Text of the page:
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Divya Sachar 

Somebody I know is dying.
I emailed Sadhguru, seeking guidance. He gave a set of instructions to ease the passage to the beyond for the person concerned. But the family, understandably so, is still in denial. People seeking miracles usually don't want to accept practical guidance. I know. I've been there.
Meanwhile, someone else I knew just died yesterday.
I just hope that when my own time comes I can face death with grace and dignity and wisdom. My friend A assures me that people blessed by Sadhguru usually do.

Sunset

I want to say a lot of things about this umbrella. I want to liken it to my love for you. Or your love for me. A big, glaring hole. That's the painful truth. And also the best part. (But I'm too inarticulate.)

Greens. Blues.

Many years ago, when I had just received a medical diagnosis, I sank into depression and tried to look for spiritual solutions for my existential dilemmas. For a brief period I joined a Buddhist prayer group. It was enviable and unbearable - to witness this unquestioning blind faith, the ability to suspend your critical faculties and believe in just about anything you were told. You chanted a mantra (in Japanese) and the "mystical law" would begin to miraculously work. If your situation improved, it was the mystical law. If it worsened, it was the mystical law. Could some things just be attributed to coincidence, or more worldly reasons? Not really. I had so many questions and doubts but I couldn't find a single person I could look up to for guidance because that group came across to me as a severe case of the blind leading the blind. Then I was led to this man. He was from my parents' generation, a venerable member of the group. He had battled an illness similar to mine, and recovered, through what others in that group were inclined to call a miracle, though I don't recall him ever saying that. I was struck by how well and, paradoxically enough, how rationally and scientifically he spoke. Clearly the man was extraordinarily intelligent. I bit the apple. His words persuaded me to stay in the group (a little longer). I also remember a remark of his that one day people would treat cancer by simply popping pills, but only if the mystical law would allow that to happen. I was glad I had found a sane person to talk to in that group. But something was strange and uncomfortable about that penetrating gaze. And then I got a call from a friend who knew him. She said, please, never be alone in a room with this man. He is a known molester of young women. I could now instantly sense the intense perversion behind all the smooth talking. I had no idea why he held an important position in that group, but I quit immediately. (I also have no clue why this friend still continues to be a member of this group.) And so, the other day, I heard that this man had died. Of cancer. Or the mystical law. The woman who gave me this information spoke with a great deal of admiration for him.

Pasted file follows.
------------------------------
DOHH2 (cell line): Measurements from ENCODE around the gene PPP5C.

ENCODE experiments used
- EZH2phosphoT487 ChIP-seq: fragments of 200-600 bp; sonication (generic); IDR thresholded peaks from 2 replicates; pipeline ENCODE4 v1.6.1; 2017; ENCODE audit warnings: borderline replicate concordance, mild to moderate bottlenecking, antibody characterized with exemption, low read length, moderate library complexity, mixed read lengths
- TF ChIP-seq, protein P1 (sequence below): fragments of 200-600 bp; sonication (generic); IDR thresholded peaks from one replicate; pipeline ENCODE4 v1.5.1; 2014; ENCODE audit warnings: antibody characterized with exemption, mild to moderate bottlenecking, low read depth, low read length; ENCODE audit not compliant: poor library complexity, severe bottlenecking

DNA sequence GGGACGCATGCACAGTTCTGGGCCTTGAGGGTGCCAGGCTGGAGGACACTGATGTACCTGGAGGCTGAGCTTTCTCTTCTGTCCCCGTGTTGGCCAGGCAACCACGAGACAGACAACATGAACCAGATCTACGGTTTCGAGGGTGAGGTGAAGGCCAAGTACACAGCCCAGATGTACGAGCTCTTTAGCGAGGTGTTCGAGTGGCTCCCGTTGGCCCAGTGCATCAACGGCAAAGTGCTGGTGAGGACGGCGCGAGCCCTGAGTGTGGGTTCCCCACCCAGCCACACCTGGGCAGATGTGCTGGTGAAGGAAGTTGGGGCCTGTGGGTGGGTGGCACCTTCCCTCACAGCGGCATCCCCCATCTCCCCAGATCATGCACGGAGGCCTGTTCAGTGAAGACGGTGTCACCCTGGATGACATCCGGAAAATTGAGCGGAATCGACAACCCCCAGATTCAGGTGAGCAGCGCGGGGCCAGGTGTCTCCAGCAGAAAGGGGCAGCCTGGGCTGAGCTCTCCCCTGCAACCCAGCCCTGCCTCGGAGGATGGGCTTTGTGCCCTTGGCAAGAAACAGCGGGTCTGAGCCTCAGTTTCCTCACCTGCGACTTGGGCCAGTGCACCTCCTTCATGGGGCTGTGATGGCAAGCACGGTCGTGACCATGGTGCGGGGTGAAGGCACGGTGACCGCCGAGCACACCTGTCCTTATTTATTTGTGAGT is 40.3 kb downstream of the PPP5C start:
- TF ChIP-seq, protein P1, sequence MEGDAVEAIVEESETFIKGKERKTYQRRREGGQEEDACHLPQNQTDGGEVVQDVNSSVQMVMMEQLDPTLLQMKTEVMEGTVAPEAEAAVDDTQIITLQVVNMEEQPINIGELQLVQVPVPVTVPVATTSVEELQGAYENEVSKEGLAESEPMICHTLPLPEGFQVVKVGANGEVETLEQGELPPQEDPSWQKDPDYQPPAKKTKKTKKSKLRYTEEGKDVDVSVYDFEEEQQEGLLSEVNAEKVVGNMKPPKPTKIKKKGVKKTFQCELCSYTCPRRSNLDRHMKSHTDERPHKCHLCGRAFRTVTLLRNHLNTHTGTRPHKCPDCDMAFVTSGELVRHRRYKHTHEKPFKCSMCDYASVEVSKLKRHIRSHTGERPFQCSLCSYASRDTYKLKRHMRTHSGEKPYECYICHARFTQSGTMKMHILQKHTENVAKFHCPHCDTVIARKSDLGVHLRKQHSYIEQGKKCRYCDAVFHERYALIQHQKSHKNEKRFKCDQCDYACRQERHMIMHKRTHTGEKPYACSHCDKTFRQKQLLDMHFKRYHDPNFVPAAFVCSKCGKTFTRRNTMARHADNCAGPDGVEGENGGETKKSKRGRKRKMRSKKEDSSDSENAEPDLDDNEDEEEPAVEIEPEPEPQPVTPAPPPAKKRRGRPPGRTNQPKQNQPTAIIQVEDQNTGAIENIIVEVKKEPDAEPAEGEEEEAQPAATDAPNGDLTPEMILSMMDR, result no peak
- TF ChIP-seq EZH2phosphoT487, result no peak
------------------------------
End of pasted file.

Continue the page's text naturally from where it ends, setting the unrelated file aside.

I hear you, signboard. (Actually you're speaking my heart.)

B-sides.

B-sides. All the pictures I thought weren't worth uploading but I seem to have developed a new fondness for. Also, just the other day I was complaining to one of you that I'm getting over Instagram. Whatever happened to that, huh?

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